Then, if I want to put those photos in iPhoto, I import them from the new folder and that way the original files are preserved even if something happens to my iPhoto library. Also, I back up those originals in addition to the backup of my "Users" folder which contains my iPhoto library. This may seem like overkill, but with the price of storage media dropping all the time, several backup drives are not unusual anymore.
At the moment I have three backup drives. Two that rotate at home and one that I use monthly and then take to another location besides my home. That way if something happens to my house and my backups are destroyed as well, I still have my other "off-site" backup that's at most a month old. My backup software of choice at the moment is still SuperDuper! which I have set up to alternate a full clone of my iMac's hard drive to each of my two external Firewire 800 backup drives.
Then, when its time to clone to the drive I take away, I do that manually once a month. Or sooner if I think of it. Because I'm using "Smart Update" it only takes a few minutes to clone whatever files have changed. I don't use Time Machine and I don't use any compression.
I want to upgrade my MBP to Snow Leopard. I also want to get rid of my Windows partition (which I have only booted from once). What is the best way to do this?
Well, there are a few ways out there that will allow you to erase a partition on a drive and reclaim that space "on the fly" but since you asked for the "best way" I'll tell you what that is. The best way is to completely backup your Mac OS X partition to an external hard drive via a utility like SuperDuper! and then erase and reformat your Mac's drive to get rid of your Windows Bootcamp partition. Then, using SuperDuper!, restore your drive from the clone you made and go about your business.
I bought a 24" Intel iMac (2.93 GHz, OS 10.5.8). I used Migration Assistant to bring files and programs over from my old 17" PowerPC iMac (running OS 10.3). I think I've managed to delete all the programs and preference files that won't run on the Intel system, but I'd like to start with a clean slate when I install Snow Leopard to be sure.
What's the best way to transfer back the files & folders I want to keep? If I backup to an external hard drive using Time Machine before upgrading, will I be able to transfer selected files/folders from there after the upgrade? Or would it be better to save files & folders directly to an external drive & then transfer them back? Or...? I'm concerned about missing stray preference files and the like.
As with Stephen above, the best way at this point for you is to backup the Preference files, Applications and user data you want to keep directly and then do a fresh install of Snow Leopard. Don't upgrade. Then, restore the files, preferences, etc. that you need via direct copy back from your external hard drive.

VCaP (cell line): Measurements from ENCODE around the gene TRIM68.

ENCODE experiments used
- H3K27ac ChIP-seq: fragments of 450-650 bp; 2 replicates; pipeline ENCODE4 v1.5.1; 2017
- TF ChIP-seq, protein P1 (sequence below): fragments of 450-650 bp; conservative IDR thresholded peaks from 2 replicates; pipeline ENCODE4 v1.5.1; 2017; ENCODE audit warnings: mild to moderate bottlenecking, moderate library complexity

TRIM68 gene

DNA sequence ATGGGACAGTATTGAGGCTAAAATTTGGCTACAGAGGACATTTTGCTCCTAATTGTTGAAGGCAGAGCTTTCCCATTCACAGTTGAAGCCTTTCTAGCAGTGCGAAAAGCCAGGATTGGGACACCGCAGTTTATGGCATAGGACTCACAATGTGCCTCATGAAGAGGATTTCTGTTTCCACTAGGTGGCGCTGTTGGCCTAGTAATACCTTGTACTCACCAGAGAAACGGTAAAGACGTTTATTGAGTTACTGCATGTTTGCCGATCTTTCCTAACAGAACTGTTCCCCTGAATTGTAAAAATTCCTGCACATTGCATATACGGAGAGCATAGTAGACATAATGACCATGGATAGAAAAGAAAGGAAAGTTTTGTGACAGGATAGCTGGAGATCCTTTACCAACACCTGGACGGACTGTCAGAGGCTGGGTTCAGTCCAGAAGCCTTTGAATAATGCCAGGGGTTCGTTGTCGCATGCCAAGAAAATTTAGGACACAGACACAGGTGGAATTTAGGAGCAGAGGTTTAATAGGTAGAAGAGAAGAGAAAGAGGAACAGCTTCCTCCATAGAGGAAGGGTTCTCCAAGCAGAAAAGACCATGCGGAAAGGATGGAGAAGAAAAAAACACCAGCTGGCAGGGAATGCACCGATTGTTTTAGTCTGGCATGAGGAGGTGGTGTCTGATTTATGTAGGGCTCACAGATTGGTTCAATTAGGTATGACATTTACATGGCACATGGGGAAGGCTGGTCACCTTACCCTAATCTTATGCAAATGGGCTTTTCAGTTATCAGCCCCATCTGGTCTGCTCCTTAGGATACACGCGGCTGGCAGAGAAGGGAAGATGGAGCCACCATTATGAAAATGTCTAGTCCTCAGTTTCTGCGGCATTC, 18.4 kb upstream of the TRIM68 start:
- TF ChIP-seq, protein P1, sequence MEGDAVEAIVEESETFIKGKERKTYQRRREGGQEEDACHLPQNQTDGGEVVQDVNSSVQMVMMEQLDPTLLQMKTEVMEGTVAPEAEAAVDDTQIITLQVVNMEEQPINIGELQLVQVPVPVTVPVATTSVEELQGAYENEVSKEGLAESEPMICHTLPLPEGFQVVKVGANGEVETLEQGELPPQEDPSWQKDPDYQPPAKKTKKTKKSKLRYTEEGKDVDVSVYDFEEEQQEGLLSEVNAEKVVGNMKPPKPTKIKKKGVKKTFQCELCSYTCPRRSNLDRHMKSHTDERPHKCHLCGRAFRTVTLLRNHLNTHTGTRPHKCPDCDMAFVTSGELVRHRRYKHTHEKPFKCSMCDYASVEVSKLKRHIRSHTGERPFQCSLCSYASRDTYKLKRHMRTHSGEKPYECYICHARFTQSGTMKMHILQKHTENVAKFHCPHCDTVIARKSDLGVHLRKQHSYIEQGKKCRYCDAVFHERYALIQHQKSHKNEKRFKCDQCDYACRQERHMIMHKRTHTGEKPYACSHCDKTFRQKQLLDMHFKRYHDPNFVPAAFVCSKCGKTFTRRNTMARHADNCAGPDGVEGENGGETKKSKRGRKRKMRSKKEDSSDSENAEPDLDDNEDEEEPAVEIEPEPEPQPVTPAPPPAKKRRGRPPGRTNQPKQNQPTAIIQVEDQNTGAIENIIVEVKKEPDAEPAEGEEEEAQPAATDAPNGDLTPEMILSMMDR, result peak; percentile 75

It takes longer, but in the long run it will serve you better to only restore specifically what you need and not bring along any legacy files and potential problems from older systems.
Before I make the leap and update to Snow Leopard, I just wanted to be certain that it won't affect my Boot Camp partition!? I'm running the Windows 7 RC. Also, does anybody know of any issues with the Boot Camp 3.0 drivers and the Windows 7 RC?
So far, and this is only after minimal testing on a few of Macs, everything seems to be working just fine with the combination of Windows 7 and Boot Camp in Snow Leopard. In fact, some users are reporting better results with Snow Leopard because it includes a newer version of Boot Camp. Version 3.0, to be precise.
That said, before you upgrade to Snow Leopard, make sure you are running the most recent version of Windows with all updates and then make a full backup of your data. That way, if something does go wrong, you can restore, troubleshoot and try again.
I'm running Snow Leopard on a mid-2007 13-inch white Macbook. While I was running Leopard, I could choose to send files through Bluetooth by opening a contextual menu from Finder and choosing what device to send the file to. However, this ability disappeared when I upgraded to SL, and I could find nowhere in the Bluetooth preference pane to restore it. While I can get around this by opening Bluetooth File Exchange (in Utilities), and sending files through that application, I would much rather restore the slick contextual menu option I had before, if possible.
According to an Apple support rep I spoke with, this feature is not part of Snow Leopard. Unfortunately, he could not tell me why this had been removed but he suspected it may return in a future Bluetooth update. Until then, you seem to be out of luck.
Even though it seems there's an answer (at least according to Apple) I also included this question just in case one of our TUAW readers knows of a way to restore it in Snow Leopard. We have some of the smartest readers of any site so if there is a way, I'm sure they will let us know in the comments.
Like in Spotlight, can I change the order of search results when I search for something using my iPhone?
Sure. Just go to Settings> General > Home and at the bottom you will see "Search Results." Once there, simply drag them in the order you want them to display when you do a search.